The Democrats’ proposed slogans for the 2018 House elections completely rely on voters’ repulsion of Trump and the GOP. | Trump photo: Gage Skidmore / Flickr / CC | Democratic sign: DCCC
By Patrick J. Foote / 07.07.2017
Today, The Hill reported on a new set of stickers being produced by the Democratic Congressional Campaign Committee (DCCC). The DCCC, in an effort to raise money, intends to allow people to vote on which sticker gets printed. One of the options in particular may end up saying a lot about how the DCCC intends to execute their 2018 mid-term campaign.
A blue-on-blue sticker reads “Democrats 2018,” and below it, in white and attempting to look like handwriting, is “I mean, have you seen the other guys?” At once self-deprecating and devoid of self-awareness, this slogan indicates that worst fears of the party’s progressive wing may be on the horizon: a campaign defined solely by the supposed unacceptability of Republicans. A campaign about the transgressive Republicans shattering sacred democratic norms rather than about policy.
In fact, there isn’t a single slogan sticker that isn’t playing off of something that a Republican has said. It shows a reliance on the existence of the Republican Party for the Democrats’ identity, and that is not a good thing.
From the failed recall of Governor Scott Walker to the presidential election in 2016, Democrats’ track record when it comes to defensive campaigning consistently shows a preternatural ability to snatch defeat from the jaws of victory.
Of course, the role of voter suppression cannot be underestimated when analyzing the powerlessness of the Democratic Party on the federal and most state levels. That being said, since the only remedy to voter suppression is a legislative one, the Democrats need to develop a message that appeals to the working class base of the Republican Party and that is inspiring enough to elicit massive new voter registration (especially among the young).
“Have you seen the other guys?” is a woefully insufficient attempt to do this as it is “the other guys” who have built the power to leave the Democrats in the dust.
Senator Bernie Sanders understands this. The Vermont Senator is hosting rallies in two red states, Kentucky and West Virginia, to build resistance to the disastrous Republican AHCA. Senator Sanders and a few others have shown the ability to speak to red state voters and to walk them through their own thinking to progressive solutions. During a televised town hall event in West Virginia, Sanders had a room of Republicans clapping for single payer, Medicare for All.
According to a YouGov poll, 40 percent of Trump voters support expanding Medicare. This number increases to 46 percent when you poll Republicans overall. That’s a sizable chunk of the electorate that can be approached, and Sanders has shown in his town halls that willingness to dialogue is more than half the battle.
However, the neoliberal wing of the Democratic Party, who are beholden to the donations of insurance and pharmaceutical companies, have been slow to take up the fight in earnest. Despite over 50 percent of the House Democratic caucus co-sponsoring a Medicare for All bill, “access to insurance” remains the media talking point of the day.
In January, New Jersey Senator Corey Booker, star of the Democratic Party and potential future presidential candidate, joined with Republicans to vote down an amendment to the budget that would have established “a deficit-neutral reserve fund relating to lower prescription drug prices for Americans by importing drugs from Canada.”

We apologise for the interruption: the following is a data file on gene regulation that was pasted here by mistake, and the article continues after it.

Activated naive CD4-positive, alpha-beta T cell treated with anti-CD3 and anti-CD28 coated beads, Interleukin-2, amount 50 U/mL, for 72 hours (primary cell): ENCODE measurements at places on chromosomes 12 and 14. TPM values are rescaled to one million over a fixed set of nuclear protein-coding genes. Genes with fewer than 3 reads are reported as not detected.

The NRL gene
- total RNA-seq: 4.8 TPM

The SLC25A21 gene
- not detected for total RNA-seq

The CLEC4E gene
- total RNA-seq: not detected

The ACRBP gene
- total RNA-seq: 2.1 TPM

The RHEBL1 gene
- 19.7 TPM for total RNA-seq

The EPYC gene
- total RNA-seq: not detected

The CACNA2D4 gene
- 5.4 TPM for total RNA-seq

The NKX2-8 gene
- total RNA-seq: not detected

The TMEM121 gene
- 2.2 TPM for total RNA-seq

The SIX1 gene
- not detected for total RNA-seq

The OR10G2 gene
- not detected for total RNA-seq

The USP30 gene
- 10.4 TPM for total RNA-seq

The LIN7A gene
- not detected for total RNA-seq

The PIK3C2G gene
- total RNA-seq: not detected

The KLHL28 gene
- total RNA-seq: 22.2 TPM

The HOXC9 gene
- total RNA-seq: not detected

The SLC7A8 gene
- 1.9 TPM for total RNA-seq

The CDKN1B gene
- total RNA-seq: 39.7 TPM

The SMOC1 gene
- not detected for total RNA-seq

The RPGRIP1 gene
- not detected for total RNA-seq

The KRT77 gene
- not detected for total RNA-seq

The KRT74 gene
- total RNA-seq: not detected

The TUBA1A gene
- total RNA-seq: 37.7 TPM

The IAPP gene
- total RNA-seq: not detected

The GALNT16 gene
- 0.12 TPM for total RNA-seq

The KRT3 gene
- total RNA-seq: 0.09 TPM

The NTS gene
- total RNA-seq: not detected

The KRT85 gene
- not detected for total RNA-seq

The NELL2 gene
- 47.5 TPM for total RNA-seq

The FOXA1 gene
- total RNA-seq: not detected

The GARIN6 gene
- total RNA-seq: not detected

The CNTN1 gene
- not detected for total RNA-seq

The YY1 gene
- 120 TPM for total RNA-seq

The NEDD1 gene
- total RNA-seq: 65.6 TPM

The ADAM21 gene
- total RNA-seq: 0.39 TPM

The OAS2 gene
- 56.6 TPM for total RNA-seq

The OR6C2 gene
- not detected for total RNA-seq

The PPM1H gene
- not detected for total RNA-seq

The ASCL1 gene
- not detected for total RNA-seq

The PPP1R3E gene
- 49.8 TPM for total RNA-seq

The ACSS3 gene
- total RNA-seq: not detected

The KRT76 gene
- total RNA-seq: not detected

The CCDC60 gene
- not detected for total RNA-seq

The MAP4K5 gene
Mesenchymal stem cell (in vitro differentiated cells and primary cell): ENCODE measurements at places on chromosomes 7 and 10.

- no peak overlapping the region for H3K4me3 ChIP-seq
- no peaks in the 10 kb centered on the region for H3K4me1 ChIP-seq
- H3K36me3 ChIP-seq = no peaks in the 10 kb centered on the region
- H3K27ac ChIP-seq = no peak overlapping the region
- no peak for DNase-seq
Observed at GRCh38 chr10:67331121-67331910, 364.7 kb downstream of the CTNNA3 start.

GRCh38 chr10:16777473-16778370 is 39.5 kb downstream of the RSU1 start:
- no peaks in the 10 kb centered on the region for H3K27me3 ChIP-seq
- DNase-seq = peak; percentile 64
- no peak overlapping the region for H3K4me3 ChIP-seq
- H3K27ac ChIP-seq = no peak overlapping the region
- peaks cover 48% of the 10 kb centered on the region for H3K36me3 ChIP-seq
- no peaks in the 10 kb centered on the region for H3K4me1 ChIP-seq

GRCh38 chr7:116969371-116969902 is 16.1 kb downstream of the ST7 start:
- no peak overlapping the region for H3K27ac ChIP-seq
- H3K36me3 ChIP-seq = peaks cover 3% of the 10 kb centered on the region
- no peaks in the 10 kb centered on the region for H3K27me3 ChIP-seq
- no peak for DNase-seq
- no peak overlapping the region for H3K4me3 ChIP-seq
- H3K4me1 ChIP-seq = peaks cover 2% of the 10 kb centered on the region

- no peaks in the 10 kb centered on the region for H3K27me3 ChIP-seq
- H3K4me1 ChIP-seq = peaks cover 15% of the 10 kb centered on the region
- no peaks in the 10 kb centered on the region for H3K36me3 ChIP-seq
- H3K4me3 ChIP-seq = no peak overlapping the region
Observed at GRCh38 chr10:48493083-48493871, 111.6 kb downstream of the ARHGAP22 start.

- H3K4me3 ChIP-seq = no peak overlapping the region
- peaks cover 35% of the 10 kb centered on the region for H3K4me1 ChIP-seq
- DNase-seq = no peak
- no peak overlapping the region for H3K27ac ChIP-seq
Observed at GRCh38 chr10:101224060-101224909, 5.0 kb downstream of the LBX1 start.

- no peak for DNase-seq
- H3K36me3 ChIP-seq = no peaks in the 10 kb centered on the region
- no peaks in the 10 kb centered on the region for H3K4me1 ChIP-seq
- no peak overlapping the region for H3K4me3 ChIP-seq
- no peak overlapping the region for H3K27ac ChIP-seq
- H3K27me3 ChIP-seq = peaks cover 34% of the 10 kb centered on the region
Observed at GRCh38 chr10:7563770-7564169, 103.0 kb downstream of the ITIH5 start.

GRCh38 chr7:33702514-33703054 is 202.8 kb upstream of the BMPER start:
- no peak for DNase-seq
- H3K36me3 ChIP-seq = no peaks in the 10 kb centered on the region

Booker said his concern was safety, but that’s also the concern of the big pharma lobby – the Pharmaceutical Research and Manufacturers of America. Corey Booker receives hundreds of thousands of dollars from the pharmaceutical industry. However, most of the drugs that people would buy from Canada are originally manufactured in the U.S. They’re just cheaper over the border because the Canadian government negotiates to make them more affordable.
According to polls conducted by the Kaiser Foundation, 72 percent of Americans feel that drug costs are unreasonable and that 74 percent believe that drug companies put profits before people. More than two-thirds of Americans want the ability to buy drugs imported from Canada. Lowering the price of drugs, whether through a “market based solution,” like allowing importation from Canada, or government intervention (like direct negotiation through Medicare) is popular. Unfortunately for Democrats, Trump has already staked out that fertile political territory, committing as recently as March to pushing for Medicare price negotiation.
People want solutions to their problems, and not necessarily “market-based solutions.” Ideology won’t make much of a difference if the end result is lower costs and better outcomes (as single payer has been shown to have). An unapologetically social democratic platform worked for Jeremy Corbyn’s Labour Party in the UK. It destroyed the conservative opposition’s political legitimacy and all but guaranteed a new round of elections in the near future (you know, gradualism). Healthcare can be the tip of the spear in an American analog.
And while we’re at it, I don’t think the Labour Party would mind if we ripped off their most recent campaign slogan: “For the many, not the few.”
However, it will take a willingness to rupture the steady pipeline of corporate funds into the Democratic Party to get to a place where such a slogan makes sense. Meanwhile, working class voters have seen “the other guys,” but what do you think they see when they look at you?